Tag: Seth Godin

“Giving people what they want isn’t always what they want.” – Seth Godin

I want the “Save” button to work in my version of MS Word for Mac.  It’s irritating.  But getting the fix won’t change my opinion of the product one way or the other.  It just eliminates an aggravation.  What I really want is a new word processor experience but I don’t know what that is.  So I am left with comparing what I think I want to my existing experience with features and functions familiar to me.  I have limited my thinking to making the status quo incrementally better.

Napster changed the way people listen to music.  They were truly disruptive.  For good or bad things changed forever.  Yesterday, I asked a group of college students “who pays for music?”  One hand raised.  People want free music but do they really want the kind of music you can get for free?  We will find out soon enough.

Alex Osterwalder has a new book out called, “Value Proposition Design: How to Create Products and Services Customers Want “.  In it, he talks about observing how your customers interact with your product, not just giving it to them and taking credit for a new customer.  A product that gets put on the shelf is one nobody tells their friends about.

Free songs that sound like every other song and get listened to once on a streaming service will very likely not be what we call music in the future.  Is that what we want?  Really?

 

BloggingGazelle is published daily by Shawn Carson

 

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“Can you imagine Steve Jobs showing up for a paycheck? It’s nice to get paid. It’s essential to believe.” – Seth Godin

Sooner or later you will face a crisis of belief.  It seems to happen more often these days and it shows up everywhere.  A revered leader is dismissed over hubris and egotism.  A venerable church splits over a contemporary moral issue.  A veteran teacher struggles with a new job evaluation process.  A loyal employee is laid off due to a decision made in another city over numbers on a spreadsheet and shareholder value.

Crisis reveals hidden truth.  You learn what people really believe when their credibility is at stake and it’s surprising to learn how indifferent and selfish we tend to be.

Adjust your lifestyle to accommodate mobility and flexibility.  Save money in the good times.  When it all goes to hell, then go make your own meaning.  In fact, just go make your own meaning, period.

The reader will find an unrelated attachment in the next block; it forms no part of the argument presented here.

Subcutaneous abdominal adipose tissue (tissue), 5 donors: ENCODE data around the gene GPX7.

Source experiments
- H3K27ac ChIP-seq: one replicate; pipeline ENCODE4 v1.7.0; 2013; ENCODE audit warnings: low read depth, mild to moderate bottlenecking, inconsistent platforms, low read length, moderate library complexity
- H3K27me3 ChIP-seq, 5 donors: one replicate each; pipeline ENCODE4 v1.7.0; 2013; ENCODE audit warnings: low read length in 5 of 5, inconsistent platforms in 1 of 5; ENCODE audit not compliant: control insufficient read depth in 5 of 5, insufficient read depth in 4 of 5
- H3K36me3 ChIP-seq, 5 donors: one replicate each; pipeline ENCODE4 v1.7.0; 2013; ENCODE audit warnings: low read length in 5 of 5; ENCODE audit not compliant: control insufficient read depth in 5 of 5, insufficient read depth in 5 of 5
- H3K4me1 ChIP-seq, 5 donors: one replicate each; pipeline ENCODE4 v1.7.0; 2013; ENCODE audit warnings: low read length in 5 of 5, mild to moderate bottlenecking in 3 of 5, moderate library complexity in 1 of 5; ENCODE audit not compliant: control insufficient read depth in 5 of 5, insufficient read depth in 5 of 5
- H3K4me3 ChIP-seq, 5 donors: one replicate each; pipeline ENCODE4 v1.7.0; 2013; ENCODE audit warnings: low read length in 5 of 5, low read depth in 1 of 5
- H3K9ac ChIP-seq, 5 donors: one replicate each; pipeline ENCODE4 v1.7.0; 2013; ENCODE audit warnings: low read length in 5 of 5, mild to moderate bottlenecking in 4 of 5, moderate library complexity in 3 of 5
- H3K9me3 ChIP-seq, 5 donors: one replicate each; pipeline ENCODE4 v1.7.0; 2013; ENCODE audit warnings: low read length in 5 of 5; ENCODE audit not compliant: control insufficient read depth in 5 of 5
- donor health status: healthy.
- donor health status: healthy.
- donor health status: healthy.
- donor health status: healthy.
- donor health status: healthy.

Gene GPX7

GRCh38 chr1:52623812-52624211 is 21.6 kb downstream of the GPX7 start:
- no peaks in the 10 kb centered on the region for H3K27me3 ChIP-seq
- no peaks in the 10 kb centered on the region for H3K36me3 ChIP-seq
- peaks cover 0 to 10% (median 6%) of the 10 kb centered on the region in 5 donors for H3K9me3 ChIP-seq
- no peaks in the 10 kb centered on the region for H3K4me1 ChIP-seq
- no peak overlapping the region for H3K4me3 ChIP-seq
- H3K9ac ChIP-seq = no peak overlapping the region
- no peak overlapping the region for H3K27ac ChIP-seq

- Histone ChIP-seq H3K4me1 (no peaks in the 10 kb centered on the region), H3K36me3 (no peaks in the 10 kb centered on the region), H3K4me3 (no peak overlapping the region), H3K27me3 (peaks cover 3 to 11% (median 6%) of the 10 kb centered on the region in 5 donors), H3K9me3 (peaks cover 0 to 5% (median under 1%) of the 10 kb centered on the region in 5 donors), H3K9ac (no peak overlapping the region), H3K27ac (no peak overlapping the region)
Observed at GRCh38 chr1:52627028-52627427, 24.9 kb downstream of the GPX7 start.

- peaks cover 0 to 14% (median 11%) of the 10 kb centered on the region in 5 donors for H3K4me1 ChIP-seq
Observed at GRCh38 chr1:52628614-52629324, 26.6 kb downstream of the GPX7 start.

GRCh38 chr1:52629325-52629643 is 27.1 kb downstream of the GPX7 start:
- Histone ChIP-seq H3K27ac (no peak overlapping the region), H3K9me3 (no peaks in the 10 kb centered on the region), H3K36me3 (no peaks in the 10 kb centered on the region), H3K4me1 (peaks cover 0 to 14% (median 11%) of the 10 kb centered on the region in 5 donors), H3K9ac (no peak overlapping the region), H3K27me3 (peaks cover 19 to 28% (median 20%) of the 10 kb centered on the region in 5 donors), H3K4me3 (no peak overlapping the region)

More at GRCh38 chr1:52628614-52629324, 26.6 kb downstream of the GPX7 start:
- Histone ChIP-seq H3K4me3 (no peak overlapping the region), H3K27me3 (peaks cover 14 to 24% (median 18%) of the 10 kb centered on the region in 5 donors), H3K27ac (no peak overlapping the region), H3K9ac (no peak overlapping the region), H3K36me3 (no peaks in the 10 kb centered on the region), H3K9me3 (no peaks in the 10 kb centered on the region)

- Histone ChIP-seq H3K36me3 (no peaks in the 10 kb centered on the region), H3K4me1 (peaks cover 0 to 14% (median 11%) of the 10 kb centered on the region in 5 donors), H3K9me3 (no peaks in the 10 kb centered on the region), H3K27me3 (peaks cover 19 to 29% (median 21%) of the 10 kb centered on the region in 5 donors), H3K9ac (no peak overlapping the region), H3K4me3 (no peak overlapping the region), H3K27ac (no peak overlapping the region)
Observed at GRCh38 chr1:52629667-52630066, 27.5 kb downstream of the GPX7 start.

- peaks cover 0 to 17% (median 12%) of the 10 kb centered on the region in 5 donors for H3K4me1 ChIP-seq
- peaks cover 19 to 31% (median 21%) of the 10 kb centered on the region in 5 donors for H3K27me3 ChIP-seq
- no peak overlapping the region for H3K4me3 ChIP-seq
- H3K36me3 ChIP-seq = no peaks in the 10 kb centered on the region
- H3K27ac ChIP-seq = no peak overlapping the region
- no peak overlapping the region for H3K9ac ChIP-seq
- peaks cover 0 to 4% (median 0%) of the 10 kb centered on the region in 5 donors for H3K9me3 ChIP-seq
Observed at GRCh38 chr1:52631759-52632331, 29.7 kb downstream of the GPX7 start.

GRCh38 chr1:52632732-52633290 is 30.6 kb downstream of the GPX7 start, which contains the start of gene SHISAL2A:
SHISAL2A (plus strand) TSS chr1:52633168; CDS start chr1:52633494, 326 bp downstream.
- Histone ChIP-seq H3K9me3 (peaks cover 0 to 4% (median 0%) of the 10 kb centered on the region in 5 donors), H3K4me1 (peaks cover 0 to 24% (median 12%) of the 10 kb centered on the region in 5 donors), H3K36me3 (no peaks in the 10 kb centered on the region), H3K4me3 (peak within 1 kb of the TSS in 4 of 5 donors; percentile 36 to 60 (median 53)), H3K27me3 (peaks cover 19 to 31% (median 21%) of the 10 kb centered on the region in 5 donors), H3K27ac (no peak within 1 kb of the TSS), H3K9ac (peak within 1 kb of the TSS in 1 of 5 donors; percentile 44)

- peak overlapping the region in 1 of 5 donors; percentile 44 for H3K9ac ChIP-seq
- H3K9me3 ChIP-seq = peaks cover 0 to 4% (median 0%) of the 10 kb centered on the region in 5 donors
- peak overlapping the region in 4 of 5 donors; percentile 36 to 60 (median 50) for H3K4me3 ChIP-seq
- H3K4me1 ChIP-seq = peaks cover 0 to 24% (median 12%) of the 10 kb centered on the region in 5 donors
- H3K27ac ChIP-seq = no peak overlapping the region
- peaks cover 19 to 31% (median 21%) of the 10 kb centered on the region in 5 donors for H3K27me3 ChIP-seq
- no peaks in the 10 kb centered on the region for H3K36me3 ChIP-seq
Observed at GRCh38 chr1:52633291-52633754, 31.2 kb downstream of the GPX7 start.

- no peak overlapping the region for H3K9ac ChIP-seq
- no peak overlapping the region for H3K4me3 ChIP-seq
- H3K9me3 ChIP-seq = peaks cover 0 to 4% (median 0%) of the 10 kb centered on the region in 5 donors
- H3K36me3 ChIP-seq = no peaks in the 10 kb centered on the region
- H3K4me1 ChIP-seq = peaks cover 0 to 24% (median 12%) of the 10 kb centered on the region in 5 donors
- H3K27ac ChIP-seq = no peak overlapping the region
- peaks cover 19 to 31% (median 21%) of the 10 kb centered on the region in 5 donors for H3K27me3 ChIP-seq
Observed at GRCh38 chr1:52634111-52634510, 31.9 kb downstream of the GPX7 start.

Read Tribes by Seth Godin

BloggingGazelle is publish daily by Shawn Carson

 

 

“Why do we value leadership, connection and grace? Because it’s scarce, and that scacity creates value.” – Seth Godin

True leadership is proven during crisis.  That’s the time when blame is assigned.  That’s the time when the faint of heart bail out.  And that’s time supporters decide what’s in their interest rather than the interest of the organization.

This is why leadership is scarce even if the requisite skills are there.  Few want to deal with the risk and the disappointment.

Our thirst for blame and our fear of risk lead us to sack the one responsible in the short term rather than doing the hard work.  Grace is an unknown virtue in the real time updates of our modern social construct.  The hard work is figuring out the complexity of the problem and discovering a better path.  It’s the failure that brings the learning.

A good leader that gets sacked can always take the learning to the next opportunity.  Those that remain are left to repeat history because the learning was rejected in favor of ego.

Read Grace by Seth Godin

 

BloggingGazelle is published daily by Shawn Carson

 

“Urgency rarely leads to trust” – Seth Godin

It seems like entrepreneurship is sometimes like moving from one crisis to another.  Either you’re running out of money or the big deal with the key customer is falling through or perhaps the product still has to many bugs to ship.  And there’s always another week to put off starting the SBIR grant, until there’s not.

Urgency leads to desperation which is rarely attractive.  If people sense you are desperate, it’s a sign your company will not be around much longer, which only aggravates the situation.